Page 41 - PCB-West-2020-Catalog
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 will be presented for performing quantitative analyses of the transmission line capability based on the impedance and length, determining the number of wave cycles needed to deliver the required charge. This perspective can be used in the initial design phase or to evaluate existing designs. EMC test results from a production design, MPC-LS-VNP-MOD, using this approach, will be presented.
Who should attend: PCB Designer/Design Engineer, System Designer, Hardware Engineer, SI Engineer Target audience: Beginner, Intermediate, Advanced
1:00 pm – 4:30 pm
30: PC Board Design of Power Distribution and Decoupling
Rick Hartley, RHartley Enterprises
Power distribution in PCBs is the foundation around which all things work in the circuit. If this is not designed correctly, the entire circuit is at risk from noise and signal integrity issues, to say nothing of the severely increased possibilities of EMI. Low impedance in the structure, across the harmonic frequency range of a digital circuit is critical. A number of subtle layout techniques will have major impact on power bus impedance, inductance in particular. This 3.5-hour course will cover power bus target impedance, inductance of vias, planes and capacitors, mounting inductance of capacitors, energy delivery to IC cores, the “Bandini Mountain,” best mounting of capacitors based on board stack-up, the importance of IC pinout, placement of decoupling in both low-layer-count and high-layer- count boards, real performance of capacitors (vs. myth), how much decoupling, multiple capacitor values, how to minimize anti-resonant peaks, ferrites in the power bus, analog and RF decoupling, the importance of power/ground plane pairs, ultra-thin power and ground plane pairs and the importance of board stack.
Who should attend: PCB Designer/Design Engineer, System Designer, Hardware Engineer, SI Engineer Target audience: Intermediate, Advanced
31: The Basics of PCB Fabrication (101)
Paul Cooke, AGC Nelco - Taconic
With ever-decreasing geometries and increased density, today’s PCBs are extremely complex. Fabricators are continually under pressure to keep up with the capabilities needed to produce these types of products. This seminar looks at how a PCB is fabricated and the challenges the fabricator faces to achieve the design intent and meet customer and industry standards. We will examine the processes needed to form microvias, image μBGAs, plate copper in holes the thickness of a human hair and select surface finishes needed for very tight pitch components. The half-day seminar will be interactive with the audience to ensure all questions related to more in-depth PCB fabrication and processes are answered.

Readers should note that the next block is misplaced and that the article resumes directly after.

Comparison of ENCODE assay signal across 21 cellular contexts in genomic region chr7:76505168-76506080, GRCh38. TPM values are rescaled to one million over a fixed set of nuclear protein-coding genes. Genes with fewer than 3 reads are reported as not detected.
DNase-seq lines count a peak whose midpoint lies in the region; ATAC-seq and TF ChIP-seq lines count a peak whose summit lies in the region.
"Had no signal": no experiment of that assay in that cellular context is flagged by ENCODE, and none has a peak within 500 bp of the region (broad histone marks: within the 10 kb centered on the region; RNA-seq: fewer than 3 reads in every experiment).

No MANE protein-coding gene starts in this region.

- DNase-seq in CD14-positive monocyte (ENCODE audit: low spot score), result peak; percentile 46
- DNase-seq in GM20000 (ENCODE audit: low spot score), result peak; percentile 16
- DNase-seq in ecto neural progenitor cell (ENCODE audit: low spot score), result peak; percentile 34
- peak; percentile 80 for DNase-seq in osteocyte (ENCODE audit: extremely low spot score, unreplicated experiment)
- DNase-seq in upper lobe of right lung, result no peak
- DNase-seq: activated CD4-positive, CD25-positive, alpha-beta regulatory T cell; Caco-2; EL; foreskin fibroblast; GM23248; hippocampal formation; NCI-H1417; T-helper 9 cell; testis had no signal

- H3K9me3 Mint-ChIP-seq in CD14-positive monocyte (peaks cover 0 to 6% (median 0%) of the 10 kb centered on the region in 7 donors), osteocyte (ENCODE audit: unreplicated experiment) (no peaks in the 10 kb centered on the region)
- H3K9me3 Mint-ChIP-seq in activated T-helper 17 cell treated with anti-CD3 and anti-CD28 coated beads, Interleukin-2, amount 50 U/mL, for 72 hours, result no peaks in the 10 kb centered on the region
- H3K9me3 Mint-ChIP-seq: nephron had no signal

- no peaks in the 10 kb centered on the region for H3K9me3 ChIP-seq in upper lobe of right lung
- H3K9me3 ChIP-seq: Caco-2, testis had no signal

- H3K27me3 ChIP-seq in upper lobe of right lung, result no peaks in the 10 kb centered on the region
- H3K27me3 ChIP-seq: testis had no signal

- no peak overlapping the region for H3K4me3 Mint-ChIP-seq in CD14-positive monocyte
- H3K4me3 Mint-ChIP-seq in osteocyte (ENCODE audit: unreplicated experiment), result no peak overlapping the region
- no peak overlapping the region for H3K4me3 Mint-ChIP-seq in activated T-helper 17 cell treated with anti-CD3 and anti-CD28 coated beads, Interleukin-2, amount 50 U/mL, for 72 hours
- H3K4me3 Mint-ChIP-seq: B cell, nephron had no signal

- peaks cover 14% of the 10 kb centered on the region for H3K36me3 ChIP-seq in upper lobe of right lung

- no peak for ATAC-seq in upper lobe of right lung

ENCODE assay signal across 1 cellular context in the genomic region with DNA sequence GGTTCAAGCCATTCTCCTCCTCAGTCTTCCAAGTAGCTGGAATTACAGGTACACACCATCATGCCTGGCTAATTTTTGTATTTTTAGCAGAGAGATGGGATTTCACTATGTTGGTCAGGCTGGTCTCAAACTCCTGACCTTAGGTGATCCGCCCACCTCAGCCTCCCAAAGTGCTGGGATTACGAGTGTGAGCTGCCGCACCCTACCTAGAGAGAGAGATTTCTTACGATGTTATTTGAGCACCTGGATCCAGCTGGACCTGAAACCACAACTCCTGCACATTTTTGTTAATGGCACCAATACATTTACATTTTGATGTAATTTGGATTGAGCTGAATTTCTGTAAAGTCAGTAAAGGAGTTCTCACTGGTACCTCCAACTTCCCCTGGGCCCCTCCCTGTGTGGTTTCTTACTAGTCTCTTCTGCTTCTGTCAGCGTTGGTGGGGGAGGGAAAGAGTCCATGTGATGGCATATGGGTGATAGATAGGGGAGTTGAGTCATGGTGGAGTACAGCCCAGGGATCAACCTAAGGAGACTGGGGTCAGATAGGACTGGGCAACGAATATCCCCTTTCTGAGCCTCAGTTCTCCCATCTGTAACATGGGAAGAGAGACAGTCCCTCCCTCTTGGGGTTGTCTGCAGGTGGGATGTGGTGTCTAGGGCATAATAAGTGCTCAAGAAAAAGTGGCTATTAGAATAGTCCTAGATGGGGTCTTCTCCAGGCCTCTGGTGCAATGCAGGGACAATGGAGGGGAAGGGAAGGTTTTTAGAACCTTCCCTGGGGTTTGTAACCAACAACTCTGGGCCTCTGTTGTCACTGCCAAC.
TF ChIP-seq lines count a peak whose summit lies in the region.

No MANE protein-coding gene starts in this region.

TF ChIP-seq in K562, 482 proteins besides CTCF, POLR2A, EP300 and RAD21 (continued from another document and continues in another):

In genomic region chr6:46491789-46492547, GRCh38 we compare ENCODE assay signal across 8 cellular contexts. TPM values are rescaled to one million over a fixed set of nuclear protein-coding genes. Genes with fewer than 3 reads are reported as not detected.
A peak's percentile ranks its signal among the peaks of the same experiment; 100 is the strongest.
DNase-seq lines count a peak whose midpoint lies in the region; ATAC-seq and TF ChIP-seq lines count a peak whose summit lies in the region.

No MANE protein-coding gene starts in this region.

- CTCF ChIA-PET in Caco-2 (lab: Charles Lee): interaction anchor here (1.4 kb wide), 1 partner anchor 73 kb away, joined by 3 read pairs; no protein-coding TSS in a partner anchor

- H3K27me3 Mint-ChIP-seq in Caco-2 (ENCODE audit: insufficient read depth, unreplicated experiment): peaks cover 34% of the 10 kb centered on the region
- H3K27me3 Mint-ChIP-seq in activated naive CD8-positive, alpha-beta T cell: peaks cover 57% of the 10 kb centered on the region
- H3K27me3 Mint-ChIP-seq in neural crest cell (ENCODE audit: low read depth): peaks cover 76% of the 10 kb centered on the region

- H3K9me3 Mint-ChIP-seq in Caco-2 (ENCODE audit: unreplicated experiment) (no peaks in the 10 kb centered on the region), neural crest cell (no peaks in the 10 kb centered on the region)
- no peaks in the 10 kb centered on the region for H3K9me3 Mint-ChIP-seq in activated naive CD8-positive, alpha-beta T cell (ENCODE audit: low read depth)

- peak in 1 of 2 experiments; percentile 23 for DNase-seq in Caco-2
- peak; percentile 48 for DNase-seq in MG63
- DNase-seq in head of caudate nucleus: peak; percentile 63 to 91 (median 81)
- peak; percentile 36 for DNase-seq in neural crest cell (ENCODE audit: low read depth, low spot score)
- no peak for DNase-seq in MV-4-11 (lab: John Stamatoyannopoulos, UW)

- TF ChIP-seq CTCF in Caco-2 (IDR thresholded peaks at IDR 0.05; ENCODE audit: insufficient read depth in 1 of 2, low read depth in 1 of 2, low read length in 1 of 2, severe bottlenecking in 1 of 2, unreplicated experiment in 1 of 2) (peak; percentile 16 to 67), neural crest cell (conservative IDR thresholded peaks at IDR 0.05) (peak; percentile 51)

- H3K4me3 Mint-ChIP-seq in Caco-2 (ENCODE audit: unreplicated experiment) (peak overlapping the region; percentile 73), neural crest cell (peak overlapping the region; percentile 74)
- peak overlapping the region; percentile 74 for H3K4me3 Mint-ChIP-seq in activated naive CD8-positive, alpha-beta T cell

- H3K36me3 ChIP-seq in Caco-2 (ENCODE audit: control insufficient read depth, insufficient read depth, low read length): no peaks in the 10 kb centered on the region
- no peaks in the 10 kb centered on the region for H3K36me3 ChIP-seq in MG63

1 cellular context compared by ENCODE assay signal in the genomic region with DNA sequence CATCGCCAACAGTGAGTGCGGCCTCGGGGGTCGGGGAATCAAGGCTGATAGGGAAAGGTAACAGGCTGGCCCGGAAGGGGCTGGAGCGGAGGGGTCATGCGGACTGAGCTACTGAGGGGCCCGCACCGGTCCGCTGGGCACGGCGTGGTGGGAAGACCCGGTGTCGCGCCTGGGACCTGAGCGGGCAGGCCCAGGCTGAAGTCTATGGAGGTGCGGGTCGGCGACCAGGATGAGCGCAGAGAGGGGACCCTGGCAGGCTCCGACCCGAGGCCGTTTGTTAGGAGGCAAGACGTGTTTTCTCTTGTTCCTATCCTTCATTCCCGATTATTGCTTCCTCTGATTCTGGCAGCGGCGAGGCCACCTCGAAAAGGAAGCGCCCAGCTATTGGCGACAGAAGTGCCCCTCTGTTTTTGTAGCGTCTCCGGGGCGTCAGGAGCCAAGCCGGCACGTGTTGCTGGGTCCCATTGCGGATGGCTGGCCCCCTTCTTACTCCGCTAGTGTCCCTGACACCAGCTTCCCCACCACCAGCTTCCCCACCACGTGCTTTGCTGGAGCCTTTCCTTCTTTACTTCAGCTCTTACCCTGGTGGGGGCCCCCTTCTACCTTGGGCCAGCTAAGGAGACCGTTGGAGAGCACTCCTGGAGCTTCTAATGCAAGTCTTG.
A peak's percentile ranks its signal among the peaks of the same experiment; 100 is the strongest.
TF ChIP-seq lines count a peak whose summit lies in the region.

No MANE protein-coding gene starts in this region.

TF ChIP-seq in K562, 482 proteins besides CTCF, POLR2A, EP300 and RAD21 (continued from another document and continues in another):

Who should attend: PCB Designer/Design Engineer, Hardware Engineer, Fabricator Engineer/Operator, CEO/COO/Sales/Marketing Target audience: Beginner, Intermediate
32: Routing Digital Boards to Avoid Problems
Susy Webb, Design Science
There are many ways to route a PCB, some much more effective for signals than others. The first design rule is that the board must work properly, so it is important to have a plan that addresses good signal quality and crosstalk control, no matter what the frequency. In this presentation, we will start with a bit of the science to set up the reasoning for routing a certain way, then move into return current and impedance control, with a discussion of what affects those things. Starting route with an effective fanout plan sets up what is to come, and we will also explore general routing priorities and concerns. To avoid problems, routing schemes will be addressed, along with spacing, differential pair and length matched routing. Last, pros and cons of hand routing, semiautomation, and autorouting will be examined.
Who should attend: PCB Designer/Design Engineer Target audience: Intermediate
33: Heterogeneous OR Mixed-Up Assembly
Phil Marcoux, PPM Associates
In recent years heterogeneous assembly has grown in interest as a possible replacement for SMT assembly and as a solution for reducing the area needed for complex electronic devices. Heterogeneous devices combine packed devices, unpackaged devices, bare chips, chiplets, deposits, components and intricate substrate materials and designs. In some cases heterogeneous devices are more economical and offer faster time to market and lower product costs than custom and semi-custom integrated circuits.
The successful design, procurement, and manufacturing of a heterogeneous product is exacting, requiring the interaction of multiple vendors, marginally adequate design and testing tools, and often reluctant component vendors. For those designers and product managers willing to understand and endure the road to product completion, the rewards can be great. Missteps can be career-limiting.
This seminar will cover the basic and advanced assembly options, component variations, and common substrate types. It will review the latest changes to the Heterogeneous Integration Roadmap (HIR) developed by the multi-standards organizations.
Who should attend: PCB Designer/Design Engineer, System Designer, Test Engineer, Fabricator Engineer/Operator, Assembly Engineer/Operator
Target audience: Beginner, Intermediate

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